Universal Basic Income in China
"Universal Basic Income in China", UNDP Beijing, China Institute for Income Distribution of Beijing Normal University
This UNDP China report investigating the potential for UBI in China finds that the current system of subsistence allowances is more effective than UBI, due to subsistence allowances covering 53m people, whereas a UBI would need to cover 1.4bn people. A summary table 3-2 (p30) compares UBI and targeted poverty alleviation against a number of criteria. The report also includes a review of UBI pilots in other countries eg USA, Finland, India etc.
The authors take the view that UBI would have to be tax financed, stating that ‘general tax revenue will need to serve as the source of funding’ (p5). They also identify strong Chinese cultural reasons in support of UBI beyond considerations of rational financial calculation, namely the avoidance of social stigma and enhanced dignity and self-respect attached to a universal benefit, and the cultural respect for ‘hard work’ which leads to likely low labour supply effects from UBI. An analysis of work also needs to include the likely reduction in work requirement as production is increasingly automated. Making work the objective of welfare policy may prove to be mistaken as work and wage become less reliable as the source of adequate household income, requiring complementary UBI.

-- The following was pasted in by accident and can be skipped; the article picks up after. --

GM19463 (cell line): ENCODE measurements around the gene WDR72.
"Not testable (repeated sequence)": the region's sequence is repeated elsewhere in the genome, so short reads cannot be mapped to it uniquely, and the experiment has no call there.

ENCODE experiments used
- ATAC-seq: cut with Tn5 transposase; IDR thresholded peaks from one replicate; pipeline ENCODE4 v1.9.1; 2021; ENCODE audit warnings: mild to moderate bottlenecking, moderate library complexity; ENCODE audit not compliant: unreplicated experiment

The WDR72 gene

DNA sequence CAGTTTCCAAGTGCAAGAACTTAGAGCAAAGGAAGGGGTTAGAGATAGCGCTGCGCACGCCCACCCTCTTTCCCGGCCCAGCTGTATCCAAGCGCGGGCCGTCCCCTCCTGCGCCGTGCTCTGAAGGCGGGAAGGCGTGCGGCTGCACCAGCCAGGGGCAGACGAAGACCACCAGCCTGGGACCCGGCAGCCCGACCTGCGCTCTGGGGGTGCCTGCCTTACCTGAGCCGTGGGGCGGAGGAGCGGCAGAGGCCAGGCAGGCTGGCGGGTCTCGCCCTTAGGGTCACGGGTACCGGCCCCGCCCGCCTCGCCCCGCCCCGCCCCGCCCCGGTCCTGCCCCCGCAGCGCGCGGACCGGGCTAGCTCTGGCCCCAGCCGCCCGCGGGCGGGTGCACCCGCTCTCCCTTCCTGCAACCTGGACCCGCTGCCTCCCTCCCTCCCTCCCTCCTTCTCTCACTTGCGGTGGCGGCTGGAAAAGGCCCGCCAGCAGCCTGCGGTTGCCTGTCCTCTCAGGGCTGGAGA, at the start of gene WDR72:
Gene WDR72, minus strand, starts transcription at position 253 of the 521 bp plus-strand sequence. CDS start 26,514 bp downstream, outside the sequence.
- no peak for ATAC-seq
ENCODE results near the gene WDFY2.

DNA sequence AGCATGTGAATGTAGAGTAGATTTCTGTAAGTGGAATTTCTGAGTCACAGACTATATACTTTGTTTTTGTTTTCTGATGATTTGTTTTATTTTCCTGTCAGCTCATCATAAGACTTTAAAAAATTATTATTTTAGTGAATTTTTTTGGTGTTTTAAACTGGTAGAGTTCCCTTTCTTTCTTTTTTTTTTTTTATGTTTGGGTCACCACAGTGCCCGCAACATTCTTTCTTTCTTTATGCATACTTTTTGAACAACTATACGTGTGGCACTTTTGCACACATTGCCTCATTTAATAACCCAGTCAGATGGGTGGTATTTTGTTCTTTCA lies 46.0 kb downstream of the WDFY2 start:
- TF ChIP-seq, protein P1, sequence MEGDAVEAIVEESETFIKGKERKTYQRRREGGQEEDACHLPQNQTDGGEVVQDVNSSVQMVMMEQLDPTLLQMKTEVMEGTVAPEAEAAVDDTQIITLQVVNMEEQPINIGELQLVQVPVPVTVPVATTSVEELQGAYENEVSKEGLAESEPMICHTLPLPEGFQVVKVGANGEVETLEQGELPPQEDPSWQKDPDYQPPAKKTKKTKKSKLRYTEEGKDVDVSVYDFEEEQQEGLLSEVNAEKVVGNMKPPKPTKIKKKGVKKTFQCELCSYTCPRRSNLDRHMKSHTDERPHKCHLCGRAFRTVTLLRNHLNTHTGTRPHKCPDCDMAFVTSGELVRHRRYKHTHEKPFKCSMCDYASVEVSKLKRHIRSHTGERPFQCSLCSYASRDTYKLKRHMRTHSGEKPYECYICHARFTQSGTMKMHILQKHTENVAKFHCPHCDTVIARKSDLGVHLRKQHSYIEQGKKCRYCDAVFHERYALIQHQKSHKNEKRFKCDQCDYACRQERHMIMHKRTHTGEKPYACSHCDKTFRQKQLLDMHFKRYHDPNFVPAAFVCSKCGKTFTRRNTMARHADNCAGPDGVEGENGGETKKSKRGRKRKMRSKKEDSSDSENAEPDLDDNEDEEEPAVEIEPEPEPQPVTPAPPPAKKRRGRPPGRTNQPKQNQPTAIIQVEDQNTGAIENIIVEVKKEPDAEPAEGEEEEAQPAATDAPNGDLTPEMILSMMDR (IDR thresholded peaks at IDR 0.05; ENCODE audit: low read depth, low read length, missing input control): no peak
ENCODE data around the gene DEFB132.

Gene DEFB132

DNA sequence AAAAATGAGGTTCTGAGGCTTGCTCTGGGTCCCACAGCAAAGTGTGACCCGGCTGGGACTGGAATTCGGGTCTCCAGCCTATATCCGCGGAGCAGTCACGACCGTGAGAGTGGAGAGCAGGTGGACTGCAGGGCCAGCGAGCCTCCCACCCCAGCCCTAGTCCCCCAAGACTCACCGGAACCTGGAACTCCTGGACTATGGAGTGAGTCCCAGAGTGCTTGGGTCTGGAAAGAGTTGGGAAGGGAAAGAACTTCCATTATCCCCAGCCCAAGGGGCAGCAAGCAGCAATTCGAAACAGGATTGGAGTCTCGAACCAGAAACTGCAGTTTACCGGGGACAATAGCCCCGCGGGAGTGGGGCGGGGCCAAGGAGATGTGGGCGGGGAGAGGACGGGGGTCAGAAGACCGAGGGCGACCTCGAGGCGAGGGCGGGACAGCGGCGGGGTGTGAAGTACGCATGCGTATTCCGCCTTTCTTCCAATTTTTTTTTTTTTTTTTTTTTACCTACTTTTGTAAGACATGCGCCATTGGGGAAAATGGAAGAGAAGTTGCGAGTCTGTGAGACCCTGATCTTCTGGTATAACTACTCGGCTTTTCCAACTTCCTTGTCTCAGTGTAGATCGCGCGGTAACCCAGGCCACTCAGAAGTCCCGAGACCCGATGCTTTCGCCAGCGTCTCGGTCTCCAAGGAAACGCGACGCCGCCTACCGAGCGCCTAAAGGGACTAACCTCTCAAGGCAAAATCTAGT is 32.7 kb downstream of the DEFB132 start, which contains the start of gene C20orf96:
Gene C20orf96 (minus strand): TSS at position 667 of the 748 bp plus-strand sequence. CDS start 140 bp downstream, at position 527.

A questionnaire and an innovative on-line game were used to research popular response to a UBI proposal. 96% of questionnaire respondents favoured UBI, 88% voted for its highest level of >2,500 yuan/month, 82% would not change their work practice, most would either save the UBI or spend it on children’s education or care for parents. A reservation with all such popular surveys is the specific understanding of UBI and its consequences which respondents have in mind. The risk is that surveys can therefore build intricate statistical analyses on shaky foundations.
The report does not consider the important macroeconomic possibilities for UBI in China. China produces goods for global consumption, funding this in the case of the US market by purchasing US Treasury bonds. China can therefore by definition produce for its own population to meet the demand enabled by a UBI scheme, and can fund this by issuing debt-free sovereign money instead of purchasing US Treasury bonds. General taxation is therefore not the only source of funding UBI. The potential for debt-free sovereign money funding of a substantial UBI therefore needs to be analysed.
The report is available here.
Editor ‘The Case for Universal Basic Income'